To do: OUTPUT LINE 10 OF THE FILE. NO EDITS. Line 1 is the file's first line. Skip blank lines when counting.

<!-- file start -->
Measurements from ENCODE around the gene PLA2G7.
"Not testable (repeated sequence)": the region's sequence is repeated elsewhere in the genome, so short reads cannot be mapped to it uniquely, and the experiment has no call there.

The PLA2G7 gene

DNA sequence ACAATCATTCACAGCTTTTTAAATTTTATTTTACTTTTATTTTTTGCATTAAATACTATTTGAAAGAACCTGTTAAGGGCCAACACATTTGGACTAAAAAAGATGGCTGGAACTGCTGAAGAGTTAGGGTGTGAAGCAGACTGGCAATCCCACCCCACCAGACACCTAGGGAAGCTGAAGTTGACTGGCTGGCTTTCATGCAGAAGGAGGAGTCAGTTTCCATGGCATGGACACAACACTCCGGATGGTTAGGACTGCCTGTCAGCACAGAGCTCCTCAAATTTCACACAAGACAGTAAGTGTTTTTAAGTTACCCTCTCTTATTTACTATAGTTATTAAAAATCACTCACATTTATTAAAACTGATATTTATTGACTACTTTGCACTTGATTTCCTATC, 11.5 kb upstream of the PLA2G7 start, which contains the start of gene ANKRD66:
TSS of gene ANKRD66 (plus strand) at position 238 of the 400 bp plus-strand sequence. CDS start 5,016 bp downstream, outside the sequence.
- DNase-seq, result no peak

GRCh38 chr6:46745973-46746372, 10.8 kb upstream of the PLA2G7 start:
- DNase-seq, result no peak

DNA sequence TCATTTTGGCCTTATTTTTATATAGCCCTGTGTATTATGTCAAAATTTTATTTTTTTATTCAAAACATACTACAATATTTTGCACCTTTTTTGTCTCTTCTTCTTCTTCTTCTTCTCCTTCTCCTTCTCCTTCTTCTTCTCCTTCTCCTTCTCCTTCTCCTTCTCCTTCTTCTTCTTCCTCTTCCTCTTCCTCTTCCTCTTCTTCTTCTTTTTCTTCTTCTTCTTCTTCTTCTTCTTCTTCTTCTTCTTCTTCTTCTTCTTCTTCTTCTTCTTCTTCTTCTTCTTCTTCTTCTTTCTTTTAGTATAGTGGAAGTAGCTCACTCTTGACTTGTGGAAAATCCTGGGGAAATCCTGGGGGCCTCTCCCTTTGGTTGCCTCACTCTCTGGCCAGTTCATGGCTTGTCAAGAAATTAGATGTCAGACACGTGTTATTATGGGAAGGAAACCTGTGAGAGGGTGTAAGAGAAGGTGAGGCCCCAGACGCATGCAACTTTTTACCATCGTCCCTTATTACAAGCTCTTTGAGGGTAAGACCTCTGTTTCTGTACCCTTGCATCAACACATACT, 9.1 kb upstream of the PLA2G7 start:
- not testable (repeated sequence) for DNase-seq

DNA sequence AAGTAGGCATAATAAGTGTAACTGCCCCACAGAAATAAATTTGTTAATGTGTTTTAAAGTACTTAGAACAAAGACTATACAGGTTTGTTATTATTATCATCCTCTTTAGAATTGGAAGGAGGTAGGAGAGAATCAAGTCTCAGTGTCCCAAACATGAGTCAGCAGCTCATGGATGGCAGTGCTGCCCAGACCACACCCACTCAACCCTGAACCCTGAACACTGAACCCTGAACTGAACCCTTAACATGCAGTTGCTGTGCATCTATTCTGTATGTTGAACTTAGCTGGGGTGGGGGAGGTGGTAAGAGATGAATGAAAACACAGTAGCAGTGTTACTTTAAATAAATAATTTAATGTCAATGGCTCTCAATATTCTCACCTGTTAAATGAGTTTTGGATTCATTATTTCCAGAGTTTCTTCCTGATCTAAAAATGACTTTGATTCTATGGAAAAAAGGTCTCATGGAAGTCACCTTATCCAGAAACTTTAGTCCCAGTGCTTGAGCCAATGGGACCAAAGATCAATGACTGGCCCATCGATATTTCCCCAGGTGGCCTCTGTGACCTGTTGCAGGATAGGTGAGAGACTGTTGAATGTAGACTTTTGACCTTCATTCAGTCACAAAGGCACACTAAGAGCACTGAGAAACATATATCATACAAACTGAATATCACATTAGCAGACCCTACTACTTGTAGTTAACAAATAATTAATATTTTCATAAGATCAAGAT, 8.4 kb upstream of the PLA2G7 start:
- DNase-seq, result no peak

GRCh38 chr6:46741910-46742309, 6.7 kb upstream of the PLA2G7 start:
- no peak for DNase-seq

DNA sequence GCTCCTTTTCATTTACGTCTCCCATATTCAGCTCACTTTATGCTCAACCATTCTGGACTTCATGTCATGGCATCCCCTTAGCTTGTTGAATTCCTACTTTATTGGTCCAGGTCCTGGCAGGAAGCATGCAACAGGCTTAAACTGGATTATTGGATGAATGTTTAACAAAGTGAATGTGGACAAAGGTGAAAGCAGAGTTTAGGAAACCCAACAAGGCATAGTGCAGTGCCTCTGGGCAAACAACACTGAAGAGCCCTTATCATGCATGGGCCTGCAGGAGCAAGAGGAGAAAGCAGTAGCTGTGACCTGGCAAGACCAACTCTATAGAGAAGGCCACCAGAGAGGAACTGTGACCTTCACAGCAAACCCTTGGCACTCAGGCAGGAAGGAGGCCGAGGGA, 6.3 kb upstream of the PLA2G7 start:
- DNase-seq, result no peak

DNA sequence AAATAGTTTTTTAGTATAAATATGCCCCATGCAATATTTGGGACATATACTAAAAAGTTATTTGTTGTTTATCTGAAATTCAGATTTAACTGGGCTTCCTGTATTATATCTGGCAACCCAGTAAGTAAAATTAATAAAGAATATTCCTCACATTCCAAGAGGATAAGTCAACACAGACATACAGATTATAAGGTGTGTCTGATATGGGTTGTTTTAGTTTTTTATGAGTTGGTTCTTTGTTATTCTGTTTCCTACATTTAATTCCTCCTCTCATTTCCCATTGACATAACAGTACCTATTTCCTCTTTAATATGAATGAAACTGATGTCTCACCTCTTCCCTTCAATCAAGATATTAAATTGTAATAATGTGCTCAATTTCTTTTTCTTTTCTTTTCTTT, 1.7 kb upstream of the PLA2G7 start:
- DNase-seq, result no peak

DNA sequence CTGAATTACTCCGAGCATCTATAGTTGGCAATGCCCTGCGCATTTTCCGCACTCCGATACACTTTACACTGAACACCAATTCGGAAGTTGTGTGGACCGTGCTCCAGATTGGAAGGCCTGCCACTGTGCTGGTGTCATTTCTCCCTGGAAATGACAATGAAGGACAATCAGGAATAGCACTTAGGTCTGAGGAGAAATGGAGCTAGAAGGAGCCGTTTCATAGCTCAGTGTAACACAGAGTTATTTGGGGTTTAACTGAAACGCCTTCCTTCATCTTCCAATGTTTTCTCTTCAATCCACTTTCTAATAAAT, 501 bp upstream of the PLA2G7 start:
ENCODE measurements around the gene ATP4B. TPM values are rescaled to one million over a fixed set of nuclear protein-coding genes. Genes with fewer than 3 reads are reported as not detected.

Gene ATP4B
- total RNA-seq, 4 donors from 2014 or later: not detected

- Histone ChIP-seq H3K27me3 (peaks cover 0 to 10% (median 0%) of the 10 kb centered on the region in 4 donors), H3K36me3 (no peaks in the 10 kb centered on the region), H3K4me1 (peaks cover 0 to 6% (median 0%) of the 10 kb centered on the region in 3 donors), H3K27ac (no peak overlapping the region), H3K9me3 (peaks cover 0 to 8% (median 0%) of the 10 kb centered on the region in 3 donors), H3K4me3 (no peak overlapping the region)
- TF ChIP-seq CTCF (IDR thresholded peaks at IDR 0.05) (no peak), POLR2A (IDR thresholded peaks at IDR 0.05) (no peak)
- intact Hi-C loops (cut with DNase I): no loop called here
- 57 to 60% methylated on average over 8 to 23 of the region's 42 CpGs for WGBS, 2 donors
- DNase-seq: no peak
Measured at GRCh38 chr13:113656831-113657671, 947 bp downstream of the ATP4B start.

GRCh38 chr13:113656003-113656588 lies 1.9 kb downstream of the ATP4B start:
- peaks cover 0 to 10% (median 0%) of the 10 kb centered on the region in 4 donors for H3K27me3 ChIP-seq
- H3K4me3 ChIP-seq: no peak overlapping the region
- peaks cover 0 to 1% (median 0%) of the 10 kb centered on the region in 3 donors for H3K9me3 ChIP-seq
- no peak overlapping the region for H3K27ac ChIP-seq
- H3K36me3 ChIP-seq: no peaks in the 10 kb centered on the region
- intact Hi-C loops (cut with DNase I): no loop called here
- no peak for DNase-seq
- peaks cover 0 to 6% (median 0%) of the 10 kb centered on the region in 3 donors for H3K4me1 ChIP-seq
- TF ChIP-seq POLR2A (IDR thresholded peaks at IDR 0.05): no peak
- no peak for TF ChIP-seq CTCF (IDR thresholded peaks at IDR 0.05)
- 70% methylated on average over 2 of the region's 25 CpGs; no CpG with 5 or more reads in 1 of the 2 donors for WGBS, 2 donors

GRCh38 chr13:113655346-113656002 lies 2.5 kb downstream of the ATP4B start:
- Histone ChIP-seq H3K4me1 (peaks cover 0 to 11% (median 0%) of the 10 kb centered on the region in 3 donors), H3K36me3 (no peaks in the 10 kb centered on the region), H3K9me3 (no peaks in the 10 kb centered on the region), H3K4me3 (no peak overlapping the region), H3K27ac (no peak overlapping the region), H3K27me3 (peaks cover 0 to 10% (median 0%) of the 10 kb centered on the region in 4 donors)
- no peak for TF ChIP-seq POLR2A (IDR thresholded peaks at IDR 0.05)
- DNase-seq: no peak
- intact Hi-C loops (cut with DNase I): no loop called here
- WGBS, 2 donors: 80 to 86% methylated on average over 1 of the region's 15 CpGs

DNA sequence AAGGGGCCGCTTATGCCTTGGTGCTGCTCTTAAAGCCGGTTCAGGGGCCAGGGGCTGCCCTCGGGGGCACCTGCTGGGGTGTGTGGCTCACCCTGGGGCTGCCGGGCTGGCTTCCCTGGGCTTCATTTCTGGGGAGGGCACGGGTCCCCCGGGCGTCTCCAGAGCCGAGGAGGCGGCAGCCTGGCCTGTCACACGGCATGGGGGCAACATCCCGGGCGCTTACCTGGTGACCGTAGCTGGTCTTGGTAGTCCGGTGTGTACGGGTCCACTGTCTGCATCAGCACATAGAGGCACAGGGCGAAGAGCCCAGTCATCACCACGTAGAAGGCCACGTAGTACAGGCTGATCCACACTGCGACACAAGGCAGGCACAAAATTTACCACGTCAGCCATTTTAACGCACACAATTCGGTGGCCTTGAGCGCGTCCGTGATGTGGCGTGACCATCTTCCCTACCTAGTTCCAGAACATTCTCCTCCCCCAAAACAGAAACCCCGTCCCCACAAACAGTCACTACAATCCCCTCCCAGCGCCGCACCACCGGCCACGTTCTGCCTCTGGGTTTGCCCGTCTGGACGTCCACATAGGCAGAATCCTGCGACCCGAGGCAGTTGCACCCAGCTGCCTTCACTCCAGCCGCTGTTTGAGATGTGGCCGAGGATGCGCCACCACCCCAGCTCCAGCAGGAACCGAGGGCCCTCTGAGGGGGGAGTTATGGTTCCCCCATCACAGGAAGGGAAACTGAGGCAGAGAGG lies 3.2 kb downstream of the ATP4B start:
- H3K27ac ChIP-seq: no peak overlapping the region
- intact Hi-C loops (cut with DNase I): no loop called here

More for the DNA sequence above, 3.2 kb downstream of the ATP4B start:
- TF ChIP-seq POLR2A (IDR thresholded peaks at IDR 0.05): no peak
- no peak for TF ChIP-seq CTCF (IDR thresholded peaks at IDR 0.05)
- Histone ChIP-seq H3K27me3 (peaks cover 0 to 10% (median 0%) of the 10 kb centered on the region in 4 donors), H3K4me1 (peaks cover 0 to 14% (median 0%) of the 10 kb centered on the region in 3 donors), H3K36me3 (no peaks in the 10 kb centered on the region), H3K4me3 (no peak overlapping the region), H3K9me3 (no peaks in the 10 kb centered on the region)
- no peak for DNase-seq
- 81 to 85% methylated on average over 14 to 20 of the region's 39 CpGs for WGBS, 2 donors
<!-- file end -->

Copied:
- not testable (repeated sequence) for DNase-seq